In order to understand healthy neurodevelopment — and the threats to that health — researchers need a more comprehensive understanding of how the brain grows throughout childhood and young adulthood.
To that end, the National Institutes of Health (NIH) has awarded a $753,181 grant to Deanna Barch, PhD, chair and professor of psychological and brain sciences in Arts & Sciences as well as the Gregory B. Couch Professor of Psychiatry and professor of radiology at the School of Medicine, all at Washington University in St. Louis.
Barch will be working with co-principal investigator Leah Somerville, professor of psychology at Harvard University, to generate an account of “typical” neurodevelopment in 5- to 21-year-olds in order to:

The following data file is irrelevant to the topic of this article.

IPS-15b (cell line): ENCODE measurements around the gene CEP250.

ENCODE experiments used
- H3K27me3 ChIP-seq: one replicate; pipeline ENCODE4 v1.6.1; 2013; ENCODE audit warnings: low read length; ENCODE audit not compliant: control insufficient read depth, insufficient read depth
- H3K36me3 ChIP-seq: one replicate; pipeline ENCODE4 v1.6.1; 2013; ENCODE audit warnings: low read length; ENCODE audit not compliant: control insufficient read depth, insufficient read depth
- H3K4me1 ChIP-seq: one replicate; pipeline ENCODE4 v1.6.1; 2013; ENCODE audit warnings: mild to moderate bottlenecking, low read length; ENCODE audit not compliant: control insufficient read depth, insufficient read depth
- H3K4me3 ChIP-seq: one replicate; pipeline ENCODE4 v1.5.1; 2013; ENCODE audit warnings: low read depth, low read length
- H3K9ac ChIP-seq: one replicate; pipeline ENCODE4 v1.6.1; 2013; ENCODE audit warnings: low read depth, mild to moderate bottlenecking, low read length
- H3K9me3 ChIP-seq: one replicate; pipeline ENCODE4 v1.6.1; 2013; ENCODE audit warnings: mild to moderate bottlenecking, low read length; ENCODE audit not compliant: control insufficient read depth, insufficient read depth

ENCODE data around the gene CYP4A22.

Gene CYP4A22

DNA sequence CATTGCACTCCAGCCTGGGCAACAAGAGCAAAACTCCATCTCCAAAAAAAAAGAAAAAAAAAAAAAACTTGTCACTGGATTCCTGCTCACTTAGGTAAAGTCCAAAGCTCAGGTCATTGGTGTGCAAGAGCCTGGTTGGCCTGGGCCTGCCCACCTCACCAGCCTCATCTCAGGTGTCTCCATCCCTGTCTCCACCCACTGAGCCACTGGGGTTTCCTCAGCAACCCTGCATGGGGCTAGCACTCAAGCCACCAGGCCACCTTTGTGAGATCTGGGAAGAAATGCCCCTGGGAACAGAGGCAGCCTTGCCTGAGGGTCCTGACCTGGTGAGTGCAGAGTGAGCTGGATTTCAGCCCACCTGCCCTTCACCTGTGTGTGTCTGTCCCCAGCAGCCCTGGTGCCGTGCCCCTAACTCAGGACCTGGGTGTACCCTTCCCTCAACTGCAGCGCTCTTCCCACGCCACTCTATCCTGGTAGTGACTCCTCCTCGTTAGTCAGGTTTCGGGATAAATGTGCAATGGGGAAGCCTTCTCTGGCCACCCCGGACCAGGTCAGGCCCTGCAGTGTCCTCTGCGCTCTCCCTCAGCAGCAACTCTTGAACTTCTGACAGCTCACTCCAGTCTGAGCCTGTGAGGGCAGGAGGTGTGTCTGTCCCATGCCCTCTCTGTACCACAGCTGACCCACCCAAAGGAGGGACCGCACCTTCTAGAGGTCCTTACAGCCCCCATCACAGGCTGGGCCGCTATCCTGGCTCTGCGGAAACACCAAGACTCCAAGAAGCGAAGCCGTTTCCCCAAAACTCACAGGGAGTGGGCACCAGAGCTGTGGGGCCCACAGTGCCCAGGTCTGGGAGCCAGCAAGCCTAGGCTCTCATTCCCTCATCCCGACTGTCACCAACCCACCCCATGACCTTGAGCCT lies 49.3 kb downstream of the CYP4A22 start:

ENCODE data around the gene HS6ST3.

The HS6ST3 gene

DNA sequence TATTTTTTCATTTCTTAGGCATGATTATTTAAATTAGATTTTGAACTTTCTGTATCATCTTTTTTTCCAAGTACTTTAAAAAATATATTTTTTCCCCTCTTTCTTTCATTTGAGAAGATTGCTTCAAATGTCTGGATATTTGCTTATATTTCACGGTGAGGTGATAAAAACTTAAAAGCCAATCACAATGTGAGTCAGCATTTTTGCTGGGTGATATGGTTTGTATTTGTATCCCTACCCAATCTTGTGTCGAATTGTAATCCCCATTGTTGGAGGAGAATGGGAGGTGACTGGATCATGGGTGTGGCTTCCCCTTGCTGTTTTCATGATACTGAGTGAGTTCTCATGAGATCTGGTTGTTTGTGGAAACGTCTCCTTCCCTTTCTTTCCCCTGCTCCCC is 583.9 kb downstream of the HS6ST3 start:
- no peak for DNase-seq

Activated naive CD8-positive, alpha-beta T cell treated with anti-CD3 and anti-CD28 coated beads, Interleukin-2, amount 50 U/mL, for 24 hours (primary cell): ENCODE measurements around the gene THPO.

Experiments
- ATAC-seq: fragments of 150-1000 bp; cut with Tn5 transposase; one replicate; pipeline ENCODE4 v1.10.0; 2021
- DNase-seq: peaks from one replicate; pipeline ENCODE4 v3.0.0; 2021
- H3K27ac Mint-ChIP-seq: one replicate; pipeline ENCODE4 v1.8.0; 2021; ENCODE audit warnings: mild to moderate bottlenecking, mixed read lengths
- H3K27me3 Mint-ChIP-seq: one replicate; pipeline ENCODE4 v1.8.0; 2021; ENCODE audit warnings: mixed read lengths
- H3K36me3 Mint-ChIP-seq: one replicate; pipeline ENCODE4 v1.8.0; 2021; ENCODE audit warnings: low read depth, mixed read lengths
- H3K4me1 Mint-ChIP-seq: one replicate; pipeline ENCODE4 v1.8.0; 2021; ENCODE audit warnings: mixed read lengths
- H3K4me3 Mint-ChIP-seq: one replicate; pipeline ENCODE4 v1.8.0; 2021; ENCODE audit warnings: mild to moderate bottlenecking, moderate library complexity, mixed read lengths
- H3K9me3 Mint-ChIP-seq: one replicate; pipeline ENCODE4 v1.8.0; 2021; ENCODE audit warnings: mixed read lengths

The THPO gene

- identify age versus pubertal- and hormonal-based mechanisms that undergird development in childhood and adolescence;
- conduct systematic analysis across brain structure, function and connectivity using state-of-the-art acquisition and analysis approaches; and
- evaluate maturational variation in multimodal coupling across brain systems/modalities as a function of development.
Originally published on The Source.